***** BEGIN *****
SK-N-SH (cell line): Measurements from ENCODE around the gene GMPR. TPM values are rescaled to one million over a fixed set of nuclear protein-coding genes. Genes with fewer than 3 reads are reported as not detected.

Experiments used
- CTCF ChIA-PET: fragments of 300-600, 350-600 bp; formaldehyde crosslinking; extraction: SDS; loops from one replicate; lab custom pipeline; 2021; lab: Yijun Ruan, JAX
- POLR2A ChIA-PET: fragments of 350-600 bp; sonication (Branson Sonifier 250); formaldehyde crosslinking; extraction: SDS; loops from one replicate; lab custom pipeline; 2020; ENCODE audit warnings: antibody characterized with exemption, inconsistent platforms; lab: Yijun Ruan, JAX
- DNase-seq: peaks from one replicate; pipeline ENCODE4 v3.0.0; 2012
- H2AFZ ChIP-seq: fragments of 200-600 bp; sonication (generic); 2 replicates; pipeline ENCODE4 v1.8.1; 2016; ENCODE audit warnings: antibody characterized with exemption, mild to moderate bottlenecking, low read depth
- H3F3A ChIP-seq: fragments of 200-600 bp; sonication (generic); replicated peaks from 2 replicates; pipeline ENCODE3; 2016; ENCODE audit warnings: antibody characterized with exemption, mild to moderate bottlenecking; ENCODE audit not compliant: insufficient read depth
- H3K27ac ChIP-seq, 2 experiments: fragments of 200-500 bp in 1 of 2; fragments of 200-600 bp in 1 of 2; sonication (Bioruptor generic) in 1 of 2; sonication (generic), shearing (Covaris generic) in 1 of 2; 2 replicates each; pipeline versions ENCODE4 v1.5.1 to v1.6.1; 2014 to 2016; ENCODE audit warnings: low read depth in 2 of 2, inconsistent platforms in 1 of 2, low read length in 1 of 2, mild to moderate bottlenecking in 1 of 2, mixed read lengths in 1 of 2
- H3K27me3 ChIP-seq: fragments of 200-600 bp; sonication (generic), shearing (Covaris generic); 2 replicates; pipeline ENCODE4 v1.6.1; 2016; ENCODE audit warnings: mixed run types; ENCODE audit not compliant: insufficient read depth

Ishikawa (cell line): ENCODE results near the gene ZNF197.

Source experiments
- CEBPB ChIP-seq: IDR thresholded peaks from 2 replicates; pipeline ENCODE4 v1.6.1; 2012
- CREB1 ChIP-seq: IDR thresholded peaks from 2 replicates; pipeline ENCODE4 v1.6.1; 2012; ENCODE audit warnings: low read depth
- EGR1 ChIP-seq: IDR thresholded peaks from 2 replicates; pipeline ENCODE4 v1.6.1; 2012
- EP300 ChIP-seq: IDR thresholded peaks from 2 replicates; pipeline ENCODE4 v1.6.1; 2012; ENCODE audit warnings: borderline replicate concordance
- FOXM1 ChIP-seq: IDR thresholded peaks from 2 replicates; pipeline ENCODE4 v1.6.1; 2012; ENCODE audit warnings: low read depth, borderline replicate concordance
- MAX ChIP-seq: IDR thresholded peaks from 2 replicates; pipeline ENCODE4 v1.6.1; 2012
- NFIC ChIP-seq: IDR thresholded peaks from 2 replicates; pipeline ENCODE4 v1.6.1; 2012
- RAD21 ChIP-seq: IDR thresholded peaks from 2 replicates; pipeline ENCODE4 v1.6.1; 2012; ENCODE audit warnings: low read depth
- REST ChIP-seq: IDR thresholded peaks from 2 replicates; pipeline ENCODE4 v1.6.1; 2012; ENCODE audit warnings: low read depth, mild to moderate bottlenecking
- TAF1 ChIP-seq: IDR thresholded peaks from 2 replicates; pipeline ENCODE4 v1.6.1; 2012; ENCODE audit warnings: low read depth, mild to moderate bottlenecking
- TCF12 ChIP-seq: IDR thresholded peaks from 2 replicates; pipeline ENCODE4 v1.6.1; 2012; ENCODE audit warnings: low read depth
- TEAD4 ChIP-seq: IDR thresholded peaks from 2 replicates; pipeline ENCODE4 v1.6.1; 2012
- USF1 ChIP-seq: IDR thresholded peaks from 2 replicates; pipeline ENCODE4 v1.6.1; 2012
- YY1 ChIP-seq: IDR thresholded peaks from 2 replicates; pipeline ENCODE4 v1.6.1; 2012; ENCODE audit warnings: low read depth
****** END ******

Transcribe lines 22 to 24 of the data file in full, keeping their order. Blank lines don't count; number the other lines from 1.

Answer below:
- TCF12 ChIP-seq: IDR thresholded peaks from 2 replicates; pipeline ENCODE4 v1.6.1; 2012; ENCODE audit warnings: low read depth
- TEAD4 ChIP-seq: IDR thresholded peaks from 2 replicates; pipeline ENCODE4 v1.6.1; 2012
- USF1 ChIP-seq: IDR thresholded peaks from 2 replicates; pipeline ENCODE4 v1.6.1; 2012